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Turner & Linge Mortuaries

The Turner Mortuary was a successful and growing business in Cedar Rapids, and in 1923, the business needed a new and larger location. Because Robert Sinclair was moving his family to Indiana, the former Douglas and Sinclair family residence was available for purchase. In early 1924, John Turner and his son, David Turner, began work on expanding and renovating the mansion.


The Turners hired both artist Grant Wood and architect Bruce McKay to oversee the conversion of the home into a mortuary. Changes to the mansion were extensive. The former dining room on the first floor was expanded to create a large funeral chapel for services. This was highlighted with a three sided bay window consisting of colored glass selected by Wood while on a visit to Germany. The window provided appropriate lighting for deceased’s casket during funeral services.


Presumably under Wood and McKay's direction, an ornamental clerestory window that was part of an exterior wall of the first floor dining room was relocated to the expanded second floor and placed on an exterior wall facing Second Avenue SE.


The expanded second floor included an embalming laboratory and a retail show room for funerary products such caskets. The former bedrooms on the second floor were converted into small visitation rooms. The signature "round room" became an office with an appropriately comfortable setting for David Turner.


Meanwhile, the first floor library of the original 1897 home soon became an art gallery showcasing works by Grant Wood and continued to be so for decades to come. The old music room on the main staircase landing was preserved in its historic state.


In partial payment for his work on the conversion of the home, Wood was offered the opportunity to convert the hayloft in the carriage house along the alley into a studio and home for him, his sister, Nan, and their mother, Hattie. The Turners understood that financial challenges were an ongoing issue for Wood and so became full-fledged patrons of the artist’s work to allow him to focus on his passion and talent. In 1930, Wood would paint “American Gothic,” arguably the most famous painting ever created in the United States, in the studio provided by the Turners. As Wood became more prolific and famous, the Turners continued to purchase many of his paintings and display them in the main entrance vestibule and library of the funeral home. In 1972, 84 original Grant Wood paintings were given to the Cedar Rapids Museum of Art by the Turner family.


The new Turner Mortuary opened to the public in December 1924. In 1925, the Turners recognized many mourners could not hear the words of the ministers or the music during services in the larger chapel space. They determined to develop a sound amplification system that would be effective for a funeral home environment. Thus was born the Turner Microphone Company in Cedar Rapids. The very first Turner Microphone Company "factory" was in a third floor closet of the funeral home. More orders came in for Turner's innovation and soon business boomed. Eventually, a large Turner Microphone factory, which employed over 150 people by 1946, was established in a building at 909 17th Street NE.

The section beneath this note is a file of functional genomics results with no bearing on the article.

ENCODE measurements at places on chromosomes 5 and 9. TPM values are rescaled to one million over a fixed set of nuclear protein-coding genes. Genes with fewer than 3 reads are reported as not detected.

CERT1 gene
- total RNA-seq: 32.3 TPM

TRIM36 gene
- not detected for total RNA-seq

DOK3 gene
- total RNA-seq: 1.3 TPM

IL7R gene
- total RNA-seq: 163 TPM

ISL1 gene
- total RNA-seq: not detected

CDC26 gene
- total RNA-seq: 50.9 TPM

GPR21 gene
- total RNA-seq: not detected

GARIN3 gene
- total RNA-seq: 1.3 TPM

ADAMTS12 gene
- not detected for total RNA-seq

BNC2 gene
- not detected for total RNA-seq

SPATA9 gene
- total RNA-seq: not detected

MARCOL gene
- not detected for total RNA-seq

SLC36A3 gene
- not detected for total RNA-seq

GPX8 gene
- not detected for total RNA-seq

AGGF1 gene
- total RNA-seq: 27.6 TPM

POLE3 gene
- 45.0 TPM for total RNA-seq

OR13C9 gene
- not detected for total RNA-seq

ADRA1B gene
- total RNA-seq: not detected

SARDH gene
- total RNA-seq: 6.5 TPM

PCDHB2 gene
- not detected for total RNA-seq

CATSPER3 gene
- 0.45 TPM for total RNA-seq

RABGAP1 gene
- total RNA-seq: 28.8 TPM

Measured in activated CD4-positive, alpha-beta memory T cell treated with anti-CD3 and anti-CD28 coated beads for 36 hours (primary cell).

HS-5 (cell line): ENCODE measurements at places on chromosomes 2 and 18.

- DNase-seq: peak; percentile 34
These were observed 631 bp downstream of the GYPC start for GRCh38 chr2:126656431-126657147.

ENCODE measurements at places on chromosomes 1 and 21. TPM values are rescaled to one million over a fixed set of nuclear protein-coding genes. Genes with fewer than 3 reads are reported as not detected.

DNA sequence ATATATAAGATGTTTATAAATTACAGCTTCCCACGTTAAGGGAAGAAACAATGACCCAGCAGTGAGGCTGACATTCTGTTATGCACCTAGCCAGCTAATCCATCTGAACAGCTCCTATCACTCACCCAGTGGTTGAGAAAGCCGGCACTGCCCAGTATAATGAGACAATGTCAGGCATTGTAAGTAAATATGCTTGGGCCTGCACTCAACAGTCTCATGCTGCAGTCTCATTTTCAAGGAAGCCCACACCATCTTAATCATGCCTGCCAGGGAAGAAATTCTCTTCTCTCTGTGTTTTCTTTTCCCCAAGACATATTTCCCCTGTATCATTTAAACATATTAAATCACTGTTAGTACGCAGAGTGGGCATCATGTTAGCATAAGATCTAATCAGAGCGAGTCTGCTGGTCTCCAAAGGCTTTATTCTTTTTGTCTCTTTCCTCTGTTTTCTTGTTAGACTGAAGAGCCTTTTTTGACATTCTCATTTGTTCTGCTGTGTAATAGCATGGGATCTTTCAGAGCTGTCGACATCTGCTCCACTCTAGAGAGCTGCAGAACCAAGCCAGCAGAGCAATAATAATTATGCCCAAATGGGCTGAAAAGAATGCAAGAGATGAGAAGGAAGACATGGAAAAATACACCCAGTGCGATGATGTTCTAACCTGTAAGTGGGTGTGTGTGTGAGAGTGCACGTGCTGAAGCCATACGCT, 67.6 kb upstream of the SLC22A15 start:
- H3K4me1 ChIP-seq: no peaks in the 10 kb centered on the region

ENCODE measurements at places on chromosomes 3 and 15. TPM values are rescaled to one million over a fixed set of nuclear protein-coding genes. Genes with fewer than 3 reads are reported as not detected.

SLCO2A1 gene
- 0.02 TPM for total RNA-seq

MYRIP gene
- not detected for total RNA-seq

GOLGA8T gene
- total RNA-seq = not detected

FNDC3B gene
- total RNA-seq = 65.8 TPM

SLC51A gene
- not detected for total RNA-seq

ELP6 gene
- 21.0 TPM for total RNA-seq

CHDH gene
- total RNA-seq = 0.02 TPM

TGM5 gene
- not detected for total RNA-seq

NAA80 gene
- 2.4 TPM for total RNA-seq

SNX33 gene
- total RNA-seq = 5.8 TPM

In 1934, an organ was installed in the Turner Funeral Home. It was placed near the elevator just off the main chapel. It still exists today and is operational.


Expansion of the facility occurred again in the mid-1950s. John B. Turner II, son of David, was now presiding over the funeral home and oversaw the work. A second floor was added above the rear porte cochere, allowing for new offices to be added as an expansion of the music room of the original house. The second story addition also allowed for a larger and more modern embalming laboratory and expanded retail area for caskets and other funerary products. The entire house was modernized with new paint and mint green carpet. In 1957, an adjacent property was acquired at 820 Second Avenue SE. Structures were removed and a new parking lot was created for the Turners’ business.


In 1978, the Turners made the decision to sell the business to the Linge family, operators of Cedar Memorial Cemetery, Funeral, and Cremation Services in the 4200 block of First Avenue NE since 1928. The Linges invested in a detailed renovation of the property in 1982. An effort was made to recreate the interior look of the mansion from its early days as a home for the Douglas and Sinclair families. Improvements included extensive new carpeting, draperies, paint, and antique furnishings, all under the supervision of David Linge.  


Funeral services at the location ceased in 2004, the same year restoration was complete on 5 Turner Alley, the former carriage house and art studio residence of Grant Wood. The Grant Wood Studio came under the operation and care of the Cedar Rapids Museum of Art at this time and the property was legally separated from the funeral home structure.


The Linge family maintained the facility and it was used for several years as an event space. Following the 2008 flooding of Cedar Rapids, the Linges provided space within the former funeral home for displaced organizations including Theatre Cedar Rapids. The property was put up for sale by the Linges in 2012. The History Center took ownership of this property in late 2014 and moved into the refurbished home in the fall of 2018.


The Douglas Mansion is more than the home of The History Center. It is also an essential artifact in the organization’s collection—one that helps The History Center preserve and share the story of Linn County.

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